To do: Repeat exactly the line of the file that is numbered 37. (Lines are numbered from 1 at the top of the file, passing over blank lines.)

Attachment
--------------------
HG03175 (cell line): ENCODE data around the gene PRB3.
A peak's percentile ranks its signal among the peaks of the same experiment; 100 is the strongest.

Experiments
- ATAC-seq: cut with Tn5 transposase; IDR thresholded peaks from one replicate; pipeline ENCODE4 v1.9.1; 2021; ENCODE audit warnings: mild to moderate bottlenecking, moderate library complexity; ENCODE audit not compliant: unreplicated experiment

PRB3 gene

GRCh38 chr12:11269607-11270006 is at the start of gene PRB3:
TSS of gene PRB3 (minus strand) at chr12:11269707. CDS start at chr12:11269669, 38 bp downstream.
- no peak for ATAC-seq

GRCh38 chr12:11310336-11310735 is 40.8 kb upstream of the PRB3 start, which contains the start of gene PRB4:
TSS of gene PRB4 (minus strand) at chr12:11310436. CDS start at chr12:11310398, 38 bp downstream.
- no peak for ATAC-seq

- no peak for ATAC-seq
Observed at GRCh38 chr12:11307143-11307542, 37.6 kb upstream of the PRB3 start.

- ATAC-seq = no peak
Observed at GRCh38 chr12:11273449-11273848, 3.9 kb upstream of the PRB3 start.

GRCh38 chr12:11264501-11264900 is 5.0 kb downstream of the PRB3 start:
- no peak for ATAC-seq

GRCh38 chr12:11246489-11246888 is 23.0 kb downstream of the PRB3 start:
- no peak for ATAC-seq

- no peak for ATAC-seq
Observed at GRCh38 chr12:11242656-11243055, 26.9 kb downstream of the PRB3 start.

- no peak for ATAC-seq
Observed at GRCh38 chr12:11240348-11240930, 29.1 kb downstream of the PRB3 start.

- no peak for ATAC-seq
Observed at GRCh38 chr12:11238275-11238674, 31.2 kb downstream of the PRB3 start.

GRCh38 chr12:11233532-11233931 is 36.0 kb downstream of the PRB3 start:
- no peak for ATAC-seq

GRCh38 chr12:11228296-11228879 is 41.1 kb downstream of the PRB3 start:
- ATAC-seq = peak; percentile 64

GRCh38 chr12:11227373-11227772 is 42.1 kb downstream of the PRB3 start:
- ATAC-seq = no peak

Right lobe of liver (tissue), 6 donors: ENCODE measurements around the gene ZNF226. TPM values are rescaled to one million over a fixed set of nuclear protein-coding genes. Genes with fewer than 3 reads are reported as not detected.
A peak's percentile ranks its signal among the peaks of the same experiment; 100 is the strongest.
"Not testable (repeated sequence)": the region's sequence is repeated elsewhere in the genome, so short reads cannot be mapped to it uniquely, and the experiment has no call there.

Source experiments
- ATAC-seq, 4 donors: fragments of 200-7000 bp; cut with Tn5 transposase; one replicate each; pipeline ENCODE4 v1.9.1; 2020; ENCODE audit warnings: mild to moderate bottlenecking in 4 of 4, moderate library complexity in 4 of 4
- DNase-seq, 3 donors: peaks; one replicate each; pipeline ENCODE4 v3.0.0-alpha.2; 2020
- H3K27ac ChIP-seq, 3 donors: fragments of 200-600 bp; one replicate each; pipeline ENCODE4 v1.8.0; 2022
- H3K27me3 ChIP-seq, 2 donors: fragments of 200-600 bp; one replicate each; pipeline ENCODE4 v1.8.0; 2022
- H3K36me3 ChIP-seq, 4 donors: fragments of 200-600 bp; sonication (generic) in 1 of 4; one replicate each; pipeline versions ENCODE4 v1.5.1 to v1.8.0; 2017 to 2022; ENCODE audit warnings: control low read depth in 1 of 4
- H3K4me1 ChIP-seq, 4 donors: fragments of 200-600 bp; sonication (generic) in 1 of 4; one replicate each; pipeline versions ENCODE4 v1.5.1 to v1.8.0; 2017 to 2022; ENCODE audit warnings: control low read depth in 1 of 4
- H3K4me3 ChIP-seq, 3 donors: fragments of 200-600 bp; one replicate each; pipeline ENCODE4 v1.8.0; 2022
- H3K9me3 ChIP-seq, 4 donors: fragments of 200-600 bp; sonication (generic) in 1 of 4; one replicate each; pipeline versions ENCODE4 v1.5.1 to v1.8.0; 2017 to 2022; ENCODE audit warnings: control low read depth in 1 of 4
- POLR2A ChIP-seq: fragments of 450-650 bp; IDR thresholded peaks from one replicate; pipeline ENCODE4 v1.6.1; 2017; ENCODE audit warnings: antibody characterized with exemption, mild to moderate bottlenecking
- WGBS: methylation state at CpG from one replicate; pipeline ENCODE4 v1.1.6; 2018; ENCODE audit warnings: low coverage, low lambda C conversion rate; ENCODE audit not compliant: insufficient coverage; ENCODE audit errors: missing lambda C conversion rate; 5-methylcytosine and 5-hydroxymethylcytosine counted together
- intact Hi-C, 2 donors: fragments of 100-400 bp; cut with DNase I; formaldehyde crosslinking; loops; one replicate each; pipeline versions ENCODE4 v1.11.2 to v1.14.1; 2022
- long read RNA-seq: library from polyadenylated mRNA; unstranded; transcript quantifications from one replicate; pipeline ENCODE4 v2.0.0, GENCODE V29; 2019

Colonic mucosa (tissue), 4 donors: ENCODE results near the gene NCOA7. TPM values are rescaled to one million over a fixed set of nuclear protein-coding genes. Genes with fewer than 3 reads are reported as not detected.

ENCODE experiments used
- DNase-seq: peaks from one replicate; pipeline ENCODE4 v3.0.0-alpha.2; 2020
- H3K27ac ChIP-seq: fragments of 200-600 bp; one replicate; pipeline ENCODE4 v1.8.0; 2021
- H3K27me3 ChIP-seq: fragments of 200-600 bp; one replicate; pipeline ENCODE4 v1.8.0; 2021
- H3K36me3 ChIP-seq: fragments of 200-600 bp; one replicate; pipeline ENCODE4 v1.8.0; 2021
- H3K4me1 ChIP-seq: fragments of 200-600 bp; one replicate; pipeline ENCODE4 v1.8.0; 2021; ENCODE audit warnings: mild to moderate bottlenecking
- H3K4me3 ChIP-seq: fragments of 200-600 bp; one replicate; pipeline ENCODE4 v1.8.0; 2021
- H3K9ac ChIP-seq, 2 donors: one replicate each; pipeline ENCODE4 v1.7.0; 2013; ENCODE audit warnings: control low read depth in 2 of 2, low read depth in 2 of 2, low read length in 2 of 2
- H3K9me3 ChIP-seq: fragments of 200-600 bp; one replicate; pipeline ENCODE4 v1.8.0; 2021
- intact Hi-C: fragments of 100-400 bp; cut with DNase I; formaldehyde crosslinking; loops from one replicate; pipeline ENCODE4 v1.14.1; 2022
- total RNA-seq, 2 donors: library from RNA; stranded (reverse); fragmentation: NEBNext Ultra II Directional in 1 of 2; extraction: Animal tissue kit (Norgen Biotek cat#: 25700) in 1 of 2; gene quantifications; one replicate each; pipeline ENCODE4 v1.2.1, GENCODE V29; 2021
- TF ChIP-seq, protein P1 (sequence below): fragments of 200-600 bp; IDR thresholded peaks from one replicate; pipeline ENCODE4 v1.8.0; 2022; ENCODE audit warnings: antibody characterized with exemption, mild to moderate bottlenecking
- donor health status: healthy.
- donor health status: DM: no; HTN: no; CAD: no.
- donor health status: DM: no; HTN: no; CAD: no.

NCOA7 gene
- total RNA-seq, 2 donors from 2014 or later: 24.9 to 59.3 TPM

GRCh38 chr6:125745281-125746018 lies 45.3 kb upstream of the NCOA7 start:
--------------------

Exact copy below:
- DNase-seq, 3 donors: peaks; one replicate each; pipeline ENCODE4 v3.0.0-alpha.2; 2020